Thirdly, given the lack of impartiality and independence concerning the investigation relating to the killing of Baratha Laskhman Premachandra, questions will continue to be asked about Sri Lanka’s ability to hold independent investigations internally, especially those which are meant to hold soldiers accountable. Fourthly, diplomatic victories are being claimed in a domestic context whereby serious human rights violations (especially in the form of attacks directed at university students in Jaffna) are taking place. These are acts which the Government should not only condemn but seriously investigate (and whether those expectations can be met given the above, is a serious question).

Finally, there was that photograph of the President shaking the hand of the Queen; doctored (according to a web based media outfit, Lankaenews), whereby, for instance, the SG of the Commonwealth who should have been next to the Queen is missing in the photo! If the photo that appeared in the official website of the President was indeed a doctored one (and there’s no reason to believe it wasn’t, as anyone who would have seen the original photos would notice the difference), the question that will (and should) be asked is a very serious and disturbing one: is this the Government which claims that Channel 4’s video footage is doctored? What moral right, it will be asked, does the Government have to point fingers at others when it is seen to be doctoring photos of its own President?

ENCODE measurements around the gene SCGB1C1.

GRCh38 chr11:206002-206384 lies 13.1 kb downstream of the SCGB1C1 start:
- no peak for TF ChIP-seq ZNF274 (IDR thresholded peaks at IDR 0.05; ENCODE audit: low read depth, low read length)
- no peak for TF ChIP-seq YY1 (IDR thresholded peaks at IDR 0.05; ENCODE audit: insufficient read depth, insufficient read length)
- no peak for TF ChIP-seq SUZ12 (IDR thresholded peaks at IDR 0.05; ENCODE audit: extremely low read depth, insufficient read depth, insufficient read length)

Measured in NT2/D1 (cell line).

Very simply, then, that is how a ‘diplomatic victory’ ended in ‘disgrace’.

(This is an edited version of an article appearing in The Nation)